By Michael Kryzanek for GateHouse Media on October 19, 2013—
“Sister Ellen Powers of the Sisters of Saint Joseph of Brighton, who counsels young women caught in the sex trade here in Massachusetts, recently led a discussion at Holy Ghost Catholic Church in Whitman about how the trafficking of young women for prostitution has mushroomed into a hugely profitable criminal activity.
The sex trade is now a $9.5 billion worldwide criminal enterprise second only to international drug smuggling and distribution. It’s estimated that over 700,000 persons are trafficked globally each year, with 17,000 persons brought here into the United States for prostitution.
Although most of the notorious sex trade industry is centered in Asia, right here in Massachusetts, Ryan Duntin, 31, of Randolph was indicted earlier this month on multiple charges related to human trafficking.
Many of the young women who end up as prostitutes are runaways or stuck in dire circumstances. Most are poor, desperate and fall victim to the money and the grand promises of a phony modeling or acting career by the pimps. Quickly, those dreams are shattered as they end up sex slaves – threatened, intimidated and beaten into submission by their pimps. They fear for their lives and see little chance of escaping and starting life anew.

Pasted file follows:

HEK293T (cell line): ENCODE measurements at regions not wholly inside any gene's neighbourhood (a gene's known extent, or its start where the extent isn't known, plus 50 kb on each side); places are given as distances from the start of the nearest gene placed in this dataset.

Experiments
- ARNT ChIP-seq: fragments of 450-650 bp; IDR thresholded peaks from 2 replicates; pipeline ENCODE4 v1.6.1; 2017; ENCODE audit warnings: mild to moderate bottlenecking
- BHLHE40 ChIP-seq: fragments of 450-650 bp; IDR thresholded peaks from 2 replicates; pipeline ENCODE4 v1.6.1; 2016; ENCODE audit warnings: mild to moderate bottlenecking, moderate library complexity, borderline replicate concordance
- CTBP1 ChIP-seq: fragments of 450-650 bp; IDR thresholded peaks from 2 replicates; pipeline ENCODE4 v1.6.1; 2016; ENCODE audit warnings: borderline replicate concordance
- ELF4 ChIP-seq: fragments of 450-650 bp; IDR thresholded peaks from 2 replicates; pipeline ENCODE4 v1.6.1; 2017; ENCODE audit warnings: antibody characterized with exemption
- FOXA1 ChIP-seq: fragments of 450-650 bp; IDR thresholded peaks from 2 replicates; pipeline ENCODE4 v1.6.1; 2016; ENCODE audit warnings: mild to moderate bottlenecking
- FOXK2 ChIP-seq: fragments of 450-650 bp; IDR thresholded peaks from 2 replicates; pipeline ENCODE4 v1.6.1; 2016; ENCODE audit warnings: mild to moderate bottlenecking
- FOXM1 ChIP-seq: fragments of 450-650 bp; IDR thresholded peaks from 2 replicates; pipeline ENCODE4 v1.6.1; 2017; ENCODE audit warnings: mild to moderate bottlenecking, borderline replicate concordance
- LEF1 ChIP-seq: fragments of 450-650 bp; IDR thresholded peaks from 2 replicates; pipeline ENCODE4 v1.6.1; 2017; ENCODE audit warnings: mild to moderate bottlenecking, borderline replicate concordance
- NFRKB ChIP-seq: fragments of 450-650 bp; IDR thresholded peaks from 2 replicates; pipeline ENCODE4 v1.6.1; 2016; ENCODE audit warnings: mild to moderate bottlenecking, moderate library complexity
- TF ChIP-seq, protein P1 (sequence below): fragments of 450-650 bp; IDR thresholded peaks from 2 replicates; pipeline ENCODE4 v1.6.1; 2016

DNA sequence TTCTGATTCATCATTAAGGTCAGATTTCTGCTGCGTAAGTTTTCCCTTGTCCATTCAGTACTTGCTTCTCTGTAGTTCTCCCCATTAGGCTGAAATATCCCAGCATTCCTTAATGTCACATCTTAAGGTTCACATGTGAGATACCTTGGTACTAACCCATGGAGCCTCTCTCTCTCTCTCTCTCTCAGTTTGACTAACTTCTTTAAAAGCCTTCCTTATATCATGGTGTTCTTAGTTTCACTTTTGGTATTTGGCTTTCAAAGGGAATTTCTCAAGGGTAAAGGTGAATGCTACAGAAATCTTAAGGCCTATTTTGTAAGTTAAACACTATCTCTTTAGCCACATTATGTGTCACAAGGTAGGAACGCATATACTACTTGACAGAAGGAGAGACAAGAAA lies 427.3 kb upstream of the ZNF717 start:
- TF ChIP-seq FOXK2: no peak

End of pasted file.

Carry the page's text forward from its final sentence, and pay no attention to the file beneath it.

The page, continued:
There are some positive signs that human trafficking in our state is being addressed. After laying claim as one of only three states that had no public policy to deal with the victims of the sex trade, in 2011 the Legislature passed and Governor Deval Patrick signed one of the most comprehensive laws in the country to combat human trafficking.
Within a year, our state was viewed as the most improved in responding to the sex trade. With this law on the books, Attorney General Martha Coakley and local police began to dismantle networks of traffickers.
As part of the evening program at Holy Ghost, Sister Ellen showed a short movie about the sex trade in Vietnam. A young girl, barely 10, was separated from her mother and held in captivity by a criminal gang that catered to Asian men with an affinity for young females. After a few minutes, it was difficult to watch the movie and see this innocent child with little hope of escaping enslavement.
Sister Ellen was quick to remind us that the sex trade would be severely compromised if the men who seek out prostitutes were arrested in the same manner as the young women. In the current environment of prostitution here and elsewhere in this country, the men are often protected from prosecution or public embarrassment, while the young women are arrested and eventually end up back under the control of their pimps. It’s a vicious cycle with few opportunities for the young women to change their lives.”
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